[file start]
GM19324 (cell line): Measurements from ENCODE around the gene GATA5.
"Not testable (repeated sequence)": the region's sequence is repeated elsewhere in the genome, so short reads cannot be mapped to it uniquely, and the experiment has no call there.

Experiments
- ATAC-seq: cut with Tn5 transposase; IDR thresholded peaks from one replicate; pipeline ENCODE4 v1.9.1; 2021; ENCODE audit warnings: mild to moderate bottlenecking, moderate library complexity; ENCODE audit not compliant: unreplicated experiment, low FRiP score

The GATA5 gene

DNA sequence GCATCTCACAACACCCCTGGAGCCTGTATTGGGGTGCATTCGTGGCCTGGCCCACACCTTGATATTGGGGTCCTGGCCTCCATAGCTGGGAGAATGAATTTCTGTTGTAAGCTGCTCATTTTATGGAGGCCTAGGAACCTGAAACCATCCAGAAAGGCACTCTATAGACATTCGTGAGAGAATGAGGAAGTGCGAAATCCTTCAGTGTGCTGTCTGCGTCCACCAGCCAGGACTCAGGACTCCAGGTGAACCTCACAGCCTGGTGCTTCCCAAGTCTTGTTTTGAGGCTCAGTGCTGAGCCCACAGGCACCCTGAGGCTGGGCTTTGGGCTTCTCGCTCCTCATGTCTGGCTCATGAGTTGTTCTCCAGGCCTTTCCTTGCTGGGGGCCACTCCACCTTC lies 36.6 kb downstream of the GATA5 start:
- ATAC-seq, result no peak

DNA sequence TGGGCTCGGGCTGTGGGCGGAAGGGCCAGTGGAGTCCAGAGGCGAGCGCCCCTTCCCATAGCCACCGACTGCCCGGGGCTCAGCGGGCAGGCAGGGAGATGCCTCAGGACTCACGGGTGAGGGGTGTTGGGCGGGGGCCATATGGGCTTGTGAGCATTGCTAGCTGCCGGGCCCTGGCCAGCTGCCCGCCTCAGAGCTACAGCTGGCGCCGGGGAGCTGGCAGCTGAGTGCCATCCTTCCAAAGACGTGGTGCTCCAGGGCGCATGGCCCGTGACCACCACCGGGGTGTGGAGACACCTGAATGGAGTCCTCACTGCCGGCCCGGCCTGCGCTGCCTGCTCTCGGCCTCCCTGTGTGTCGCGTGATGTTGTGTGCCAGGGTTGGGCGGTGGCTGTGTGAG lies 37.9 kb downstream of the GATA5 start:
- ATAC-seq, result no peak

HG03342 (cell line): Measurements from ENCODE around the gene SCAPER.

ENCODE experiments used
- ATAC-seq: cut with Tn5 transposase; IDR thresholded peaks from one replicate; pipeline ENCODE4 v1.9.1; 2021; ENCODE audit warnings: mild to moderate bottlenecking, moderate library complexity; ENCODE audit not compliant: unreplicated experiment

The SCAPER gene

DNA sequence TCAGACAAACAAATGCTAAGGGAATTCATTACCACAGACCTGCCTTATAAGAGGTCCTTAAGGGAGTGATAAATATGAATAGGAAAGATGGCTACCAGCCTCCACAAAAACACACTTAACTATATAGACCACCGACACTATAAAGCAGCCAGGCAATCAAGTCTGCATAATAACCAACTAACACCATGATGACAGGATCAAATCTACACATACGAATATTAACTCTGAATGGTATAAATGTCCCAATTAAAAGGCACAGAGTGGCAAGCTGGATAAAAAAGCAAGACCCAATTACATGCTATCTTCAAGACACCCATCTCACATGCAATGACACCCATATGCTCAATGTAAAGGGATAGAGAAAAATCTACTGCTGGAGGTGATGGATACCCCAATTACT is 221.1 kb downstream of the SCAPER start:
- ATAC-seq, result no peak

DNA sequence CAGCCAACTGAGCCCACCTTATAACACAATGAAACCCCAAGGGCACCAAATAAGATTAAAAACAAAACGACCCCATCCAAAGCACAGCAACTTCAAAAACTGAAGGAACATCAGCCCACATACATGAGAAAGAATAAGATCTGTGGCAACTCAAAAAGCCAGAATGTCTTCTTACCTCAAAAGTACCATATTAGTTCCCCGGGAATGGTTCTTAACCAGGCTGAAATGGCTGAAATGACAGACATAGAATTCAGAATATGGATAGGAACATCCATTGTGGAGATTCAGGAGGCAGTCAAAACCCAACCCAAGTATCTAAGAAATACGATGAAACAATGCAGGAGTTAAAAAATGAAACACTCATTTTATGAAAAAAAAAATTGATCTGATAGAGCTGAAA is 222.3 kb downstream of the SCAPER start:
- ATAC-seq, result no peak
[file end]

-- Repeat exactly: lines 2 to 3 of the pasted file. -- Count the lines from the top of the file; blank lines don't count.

"Not testable (repeated sequence)": the region's sequence is repeated elsewhere in the genome, so short reads cannot be mapped to it uniquely, and the experiment has no call there.

Experiments